Sex, Men, Marriage and Breastfeeding: Can’t We All Just Get Along?
July 24, 2012
© Reggie Casagrande
There’s a weird rumor circulating that breastfeeding is bad for your marriage. I won’t say he started it, but when James Braly blogged for the New York Times’ Motherlode a few weeks ago, he shared some, uh, interesting views on the subject. In a nutshell, he blamed his wife’s breastfeeding the couple’s five-year-old for the death of his sex life. It should be noted, however, that it died due to lack of demand, not lack of supply: Braly’s wife, at least as far as his piece divulges, didn’t stop putting out in favor of feeding her children. Instead, Braly was turned off by her breastfeeding and opted out of their sex life himself. Yet somehow, still, she got the blame, both for his lack of nookie and for… the destruction of the entire planet. No, really, read this:
He writes, “Lest you think sex is a private matter, I would argue that the decline of a couple’s sex life can have significant social consequences. A man’s loss of appetite for his companion can undermine his partnership, his family and ultimately the society of families. Even the environment takes a hit: suddenly, the divorcing couple needs a second house, an extra car, another set of Ziploc lunch bags off-gassing plastic fumes into the ozone, and on and on.”
His final conclusion? That women should abstain from extended breastfeeding for the same reasons married men should turn down solicitations for extramarital sex. That these are comparable scenarios. And that, if one poses the chicken-and-egg question around breasts’ original purpose, the obvious, logical answer is that breasts are first and foremost meant for men’s enjoyment (before, you know, keeping small human beings alive), because attraction leads to babies… and definitely not the other way around. Thus, Braly has spoken. And he sounds like kind of a d**che.
In related news, this past weekend, a start-up bottle company, Bittylab, launched a couple of lines into the Twittersphere hinting at similar sentiments. One read, "New baby? Reclaim your wife. Meet BARE™ air-free.” The Tweets were meant to promote, according to the company, bottles designed to help pro-breastfeeding families who find they must supplement with bottles, but the attempt to appeal to dads came off as totally mom-unfriendly (read more on the play-by-play here). Wrath was incurred, apologies were issued, and we’ll see if the startup survives, but this, along with Braly’s piece, raises an interesting question that, most likely, has as many different answers as there are different types of people, and relationships, on the planet: is breastfeeding bad for marriages? Is it, secretly or not-so-secretly, hard on husbands?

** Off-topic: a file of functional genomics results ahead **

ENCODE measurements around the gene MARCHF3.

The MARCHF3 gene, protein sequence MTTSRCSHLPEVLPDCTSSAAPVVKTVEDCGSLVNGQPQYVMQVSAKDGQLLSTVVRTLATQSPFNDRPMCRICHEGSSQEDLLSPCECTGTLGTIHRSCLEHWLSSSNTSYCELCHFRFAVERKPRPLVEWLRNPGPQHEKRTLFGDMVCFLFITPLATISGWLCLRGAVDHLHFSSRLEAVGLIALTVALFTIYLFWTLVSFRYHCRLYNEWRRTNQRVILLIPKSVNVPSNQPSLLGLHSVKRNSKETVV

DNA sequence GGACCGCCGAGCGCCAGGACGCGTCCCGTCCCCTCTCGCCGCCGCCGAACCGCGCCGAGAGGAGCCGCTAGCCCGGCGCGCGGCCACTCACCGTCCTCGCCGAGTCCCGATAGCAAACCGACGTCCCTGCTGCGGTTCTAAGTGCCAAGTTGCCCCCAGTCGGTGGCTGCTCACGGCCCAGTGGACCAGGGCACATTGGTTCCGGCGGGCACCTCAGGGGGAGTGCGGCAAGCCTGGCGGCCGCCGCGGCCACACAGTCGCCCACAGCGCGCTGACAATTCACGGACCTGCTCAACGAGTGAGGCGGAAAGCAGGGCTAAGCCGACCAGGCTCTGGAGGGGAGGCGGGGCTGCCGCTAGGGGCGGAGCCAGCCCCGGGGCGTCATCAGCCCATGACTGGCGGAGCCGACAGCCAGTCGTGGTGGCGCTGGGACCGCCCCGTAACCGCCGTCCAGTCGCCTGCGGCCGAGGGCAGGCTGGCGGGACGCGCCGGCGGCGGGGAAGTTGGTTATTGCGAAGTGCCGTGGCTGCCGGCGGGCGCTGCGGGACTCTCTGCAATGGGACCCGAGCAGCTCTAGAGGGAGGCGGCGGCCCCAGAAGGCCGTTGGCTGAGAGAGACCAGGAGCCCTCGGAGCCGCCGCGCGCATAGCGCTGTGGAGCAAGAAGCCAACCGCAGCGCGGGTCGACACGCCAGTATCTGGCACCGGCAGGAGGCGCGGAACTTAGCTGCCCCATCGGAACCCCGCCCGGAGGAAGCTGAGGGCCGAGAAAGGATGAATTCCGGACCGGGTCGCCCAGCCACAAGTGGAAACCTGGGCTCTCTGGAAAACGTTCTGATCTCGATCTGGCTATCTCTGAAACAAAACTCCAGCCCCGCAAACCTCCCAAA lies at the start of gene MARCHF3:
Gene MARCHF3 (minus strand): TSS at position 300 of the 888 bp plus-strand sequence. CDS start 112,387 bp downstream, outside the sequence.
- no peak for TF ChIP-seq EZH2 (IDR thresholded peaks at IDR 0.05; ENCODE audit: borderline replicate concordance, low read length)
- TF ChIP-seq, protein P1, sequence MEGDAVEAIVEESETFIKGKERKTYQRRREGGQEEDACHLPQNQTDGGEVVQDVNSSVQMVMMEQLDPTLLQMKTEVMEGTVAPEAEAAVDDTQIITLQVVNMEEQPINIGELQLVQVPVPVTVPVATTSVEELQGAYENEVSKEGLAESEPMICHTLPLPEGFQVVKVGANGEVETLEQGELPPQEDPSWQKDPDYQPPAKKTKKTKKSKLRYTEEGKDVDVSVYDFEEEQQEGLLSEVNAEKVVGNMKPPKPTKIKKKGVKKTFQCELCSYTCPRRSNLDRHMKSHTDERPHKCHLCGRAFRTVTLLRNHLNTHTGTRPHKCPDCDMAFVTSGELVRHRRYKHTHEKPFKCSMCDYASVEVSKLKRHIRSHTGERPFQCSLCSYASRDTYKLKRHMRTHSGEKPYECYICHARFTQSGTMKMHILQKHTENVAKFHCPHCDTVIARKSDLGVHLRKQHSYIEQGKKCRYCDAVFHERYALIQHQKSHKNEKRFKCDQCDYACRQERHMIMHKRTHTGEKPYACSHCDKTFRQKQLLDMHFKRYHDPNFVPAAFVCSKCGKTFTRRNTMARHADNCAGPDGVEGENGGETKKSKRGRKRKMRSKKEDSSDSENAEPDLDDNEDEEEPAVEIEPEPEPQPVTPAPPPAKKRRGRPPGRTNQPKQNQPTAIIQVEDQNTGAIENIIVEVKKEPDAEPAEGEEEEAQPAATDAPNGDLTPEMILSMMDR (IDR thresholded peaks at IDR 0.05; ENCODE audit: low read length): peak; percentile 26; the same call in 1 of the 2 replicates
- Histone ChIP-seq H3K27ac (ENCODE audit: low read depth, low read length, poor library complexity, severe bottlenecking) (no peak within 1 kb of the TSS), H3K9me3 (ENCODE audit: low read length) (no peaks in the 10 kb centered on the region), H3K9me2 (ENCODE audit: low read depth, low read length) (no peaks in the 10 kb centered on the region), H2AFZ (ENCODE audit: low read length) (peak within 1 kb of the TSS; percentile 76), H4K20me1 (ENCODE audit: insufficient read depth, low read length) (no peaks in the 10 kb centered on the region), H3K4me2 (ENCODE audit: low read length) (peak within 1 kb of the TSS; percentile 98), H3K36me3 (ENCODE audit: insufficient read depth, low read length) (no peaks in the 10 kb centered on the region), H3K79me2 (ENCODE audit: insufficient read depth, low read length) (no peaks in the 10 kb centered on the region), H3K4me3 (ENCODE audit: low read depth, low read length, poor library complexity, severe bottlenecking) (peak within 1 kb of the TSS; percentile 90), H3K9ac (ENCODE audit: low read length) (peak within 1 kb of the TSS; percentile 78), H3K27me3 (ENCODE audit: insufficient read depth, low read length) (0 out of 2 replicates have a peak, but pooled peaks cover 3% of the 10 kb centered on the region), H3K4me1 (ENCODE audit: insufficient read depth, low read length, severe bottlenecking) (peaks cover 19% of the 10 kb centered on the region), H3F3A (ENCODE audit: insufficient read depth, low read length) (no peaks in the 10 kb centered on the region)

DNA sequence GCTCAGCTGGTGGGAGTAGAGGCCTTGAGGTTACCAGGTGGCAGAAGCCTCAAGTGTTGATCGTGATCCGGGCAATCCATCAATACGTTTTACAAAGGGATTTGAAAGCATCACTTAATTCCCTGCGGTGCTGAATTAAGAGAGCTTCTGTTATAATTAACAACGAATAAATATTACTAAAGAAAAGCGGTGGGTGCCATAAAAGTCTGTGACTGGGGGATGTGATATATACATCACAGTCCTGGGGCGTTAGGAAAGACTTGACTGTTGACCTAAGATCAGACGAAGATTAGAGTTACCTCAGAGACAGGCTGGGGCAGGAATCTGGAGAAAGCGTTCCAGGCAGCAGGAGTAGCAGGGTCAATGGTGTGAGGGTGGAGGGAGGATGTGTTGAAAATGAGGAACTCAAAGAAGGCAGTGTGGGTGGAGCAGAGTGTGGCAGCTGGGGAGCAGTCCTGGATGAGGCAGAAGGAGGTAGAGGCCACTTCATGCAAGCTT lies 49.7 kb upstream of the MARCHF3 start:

Given that many of the parents who took offense to the ‘Reclaim Your Wife’ tweets were fathers, I think it’s safe to say, in a great many cases (hopefully most), the answer is no. Lots of men are entirely supportive of their wives breastfeeding their children, and aren’t in the least bit turned off by the sight of it. My husband wanted me, and urged me, to breastfeed our son, and his interest in my breasts did not decline at all when I was doing so (in fact, we both thought my milk-filled breasts were pretty fun, for their very, well, fullness). As the BARE tweets (and a recently failed Huggies campaign) brought to light, most men are offended by the outdated assumption that they’re secondary decision-makers with respect to their children, that they don’t know how to care for their babies, and that they see their children as barriers to sex. Hooray for the ‘50s being long over!